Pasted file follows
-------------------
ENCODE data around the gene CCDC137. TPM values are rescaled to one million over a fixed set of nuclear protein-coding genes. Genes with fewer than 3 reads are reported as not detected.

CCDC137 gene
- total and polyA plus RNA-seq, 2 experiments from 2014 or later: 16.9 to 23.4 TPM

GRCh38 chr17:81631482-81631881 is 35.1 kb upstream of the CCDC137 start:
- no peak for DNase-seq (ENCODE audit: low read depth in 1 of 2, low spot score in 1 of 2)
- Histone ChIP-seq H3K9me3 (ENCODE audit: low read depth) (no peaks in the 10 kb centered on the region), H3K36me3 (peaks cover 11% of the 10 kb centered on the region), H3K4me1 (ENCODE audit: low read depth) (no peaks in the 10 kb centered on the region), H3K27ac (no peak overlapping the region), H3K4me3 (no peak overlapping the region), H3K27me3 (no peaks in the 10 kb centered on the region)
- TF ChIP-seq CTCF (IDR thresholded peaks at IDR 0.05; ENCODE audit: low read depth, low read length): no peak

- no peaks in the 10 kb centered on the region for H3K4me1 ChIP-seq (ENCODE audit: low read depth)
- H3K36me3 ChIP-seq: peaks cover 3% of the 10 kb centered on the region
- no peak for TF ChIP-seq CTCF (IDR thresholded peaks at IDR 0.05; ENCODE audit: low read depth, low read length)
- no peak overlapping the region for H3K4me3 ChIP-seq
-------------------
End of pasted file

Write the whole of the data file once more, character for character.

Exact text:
ENCODE data around the gene CCDC137. TPM values are rescaled to one million over a fixed set of nuclear protein-coding genes. Genes with fewer than 3 reads are reported as not detected.

CCDC137 gene
- total and polyA plus RNA-seq, 2 experiments from 2014 or later: 16.9 to 23.4 TPM

GRCh38 chr17:81631482-81631881 is 35.1 kb upstream of the CCDC137 start:
- no peak for DNase-seq (ENCODE audit: low read depth in 1 of 2, low spot score in 1 of 2)
- Histone ChIP-seq H3K9me3 (ENCODE audit: low read depth) (no peaks in the 10 kb centered on the region), H3K36me3 (peaks cover 11% of the 10 kb centered on the region), H3K4me1 (ENCODE audit: low read depth) (no peaks in the 10 kb centered on the region), H3K27ac (no peak overlapping the region), H3K4me3 (no peak overlapping the region), H3K27me3 (no peaks in the 10 kb centered on the region)
- TF ChIP-seq CTCF (IDR thresholded peaks at IDR 0.05; ENCODE audit: low read depth, low read length): no peak

- no peaks in the 10 kb centered on the region for H3K4me1 ChIP-seq (ENCODE audit: low read depth)
- H3K36me3 ChIP-seq: peaks cover 3% of the 10 kb centered on the region
- no peak for TF ChIP-seq CTCF (IDR thresholded peaks at IDR 0.05; ENCODE audit: low read depth, low read length)
- no peak overlapping the region for H3K4me3 ChIP-seq